A drone believed to belong to the Iran-backed Islamist militant group Hezbullah has crash landed in Eastern Lebanon on Saturday, raising alarms over the growing strength of Iran’ asymmetrical army.
The small unmanned aerial device was witnessed bursting into flames and then crashing into the ground, according to the Lebanese newspaper The Daily Star. “Members of the resistance,” the newspaper said, then cordoned off the area and moved the device to an unknown location.
Last year, relations between Iran and the West came to a head when Iran captured an American “Sentinel” spy drone and paraded it on television, much to the anger of the Americans. At the time, the US administration expressed concerns not only about Iran acquiring intelligence from the device but also reverse engineering new unmanned drones from their find.
Then last Tuesday, the senior Commander of the Islamic Revolution Guards Corps’s Aerospace Division Brigadier General Amir-Ali Hajizadeh told Iranian press “The American RQ-170 drone will be undoubtedly duplicated.”
This may have already happened. A video raised alarms last month that featured Venezuelan President Hugo Chavez showing off newly-acquired made in Iran “Mohajer 2” drones. Mohajer, means pioneer, or traveller in Farsi, but would operate in Venezuela under the name “Santarpia.”
The skies are not the only place observers on Iran have been looking for signs of their military strength. Iran is producing greater numbers of mini-submarines that have been deployed in the Caspian Sea and the Strait of Hormuz, and the US has already claimed to have had difficulty in tracking them.
According to the Washington-based Institute of War Studies, Iran currently has 19 “mini-submarines” and is producing more.
The mini-submarines are also another case of Iran military technology relationships in South America. Venezuela has complained repeatedly to its neighbour Colombia about allowing US military onto its navy bases on the Pacific Ocean to support monitoring of “semi-subs” operating along narco-trafficking routes stretching from Colombia to Mexico and as far across the ocean as the Galapagos Islands.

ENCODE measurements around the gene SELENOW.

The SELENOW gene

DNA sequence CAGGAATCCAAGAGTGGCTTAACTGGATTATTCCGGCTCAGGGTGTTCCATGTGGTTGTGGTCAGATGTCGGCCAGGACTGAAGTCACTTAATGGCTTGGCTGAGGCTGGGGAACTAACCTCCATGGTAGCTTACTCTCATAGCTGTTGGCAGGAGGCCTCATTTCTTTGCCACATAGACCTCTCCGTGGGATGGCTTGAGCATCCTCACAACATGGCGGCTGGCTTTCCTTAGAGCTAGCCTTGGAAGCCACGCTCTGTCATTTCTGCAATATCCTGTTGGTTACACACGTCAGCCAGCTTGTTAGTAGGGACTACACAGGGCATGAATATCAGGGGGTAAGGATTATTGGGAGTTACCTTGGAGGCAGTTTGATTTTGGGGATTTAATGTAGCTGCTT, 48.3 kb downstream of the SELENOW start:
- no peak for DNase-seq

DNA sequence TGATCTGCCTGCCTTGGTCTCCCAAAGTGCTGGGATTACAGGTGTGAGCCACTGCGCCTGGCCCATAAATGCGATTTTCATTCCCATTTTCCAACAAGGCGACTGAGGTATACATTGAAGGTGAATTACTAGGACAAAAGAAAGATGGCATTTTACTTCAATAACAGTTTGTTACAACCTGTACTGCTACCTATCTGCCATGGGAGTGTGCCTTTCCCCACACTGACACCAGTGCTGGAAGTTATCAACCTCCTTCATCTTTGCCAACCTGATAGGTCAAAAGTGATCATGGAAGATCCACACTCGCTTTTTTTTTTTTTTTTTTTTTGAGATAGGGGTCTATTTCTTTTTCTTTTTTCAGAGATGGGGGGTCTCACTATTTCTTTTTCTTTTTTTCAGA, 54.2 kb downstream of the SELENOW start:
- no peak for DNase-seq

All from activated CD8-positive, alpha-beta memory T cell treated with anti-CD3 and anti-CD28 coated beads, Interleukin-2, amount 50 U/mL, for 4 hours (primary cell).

The United States currently maintains almost 2,000 US Army and security contractors on the Colombian bases on the Pacific. The contractors are attempting to support the Colombian Navy in monitoring the “semi-submersibles,” which largely are used to transport cocaine from Colombian labs to Mexican distribution cartels.
As early as 2009, rumours circulated that the easy to assemble design of the “semi-subs” was coming from the Middle East and that the reason the Americans were so eager to get their hands on them was not because of the “War on Drugs,” but because of the “War on Terror.”
Captain Mario Rodríguez, Commander of the Colombian Coast Guard on the Pacific Ocean, said the evolution of narcotics transport capabilities evolved so quickly it seemed clear there was “outside support” and the navy was watching the semi-submersibles evolve to fully submersible before they could catch up.
The US is interested in the submersible because of its possible link to terror networks looking to circumvent new air travel security measures. Small subs leave a weaker heat and wake signature and are difficult to locate by radar and visual tracking.
The possible relationship of Iran to the narcotics chains was highlighted by a foiled alleged assassination attempt last year of a Saudi Ambassador in Washington DC, which allegedly revealed Iran was, according to the rumours at the time, working with a Mexican cartel to kill the ambassador of Saudi Arabia to the United States.
Navy Cmdr. Christopher Harmer, former director of Future Operations for the US Navy Fifth Fleet, and current senior naval analyst at the Institute for the Study of War, told the Christian Science Monitor that Iran is producing mini-subs at a rate of four per year.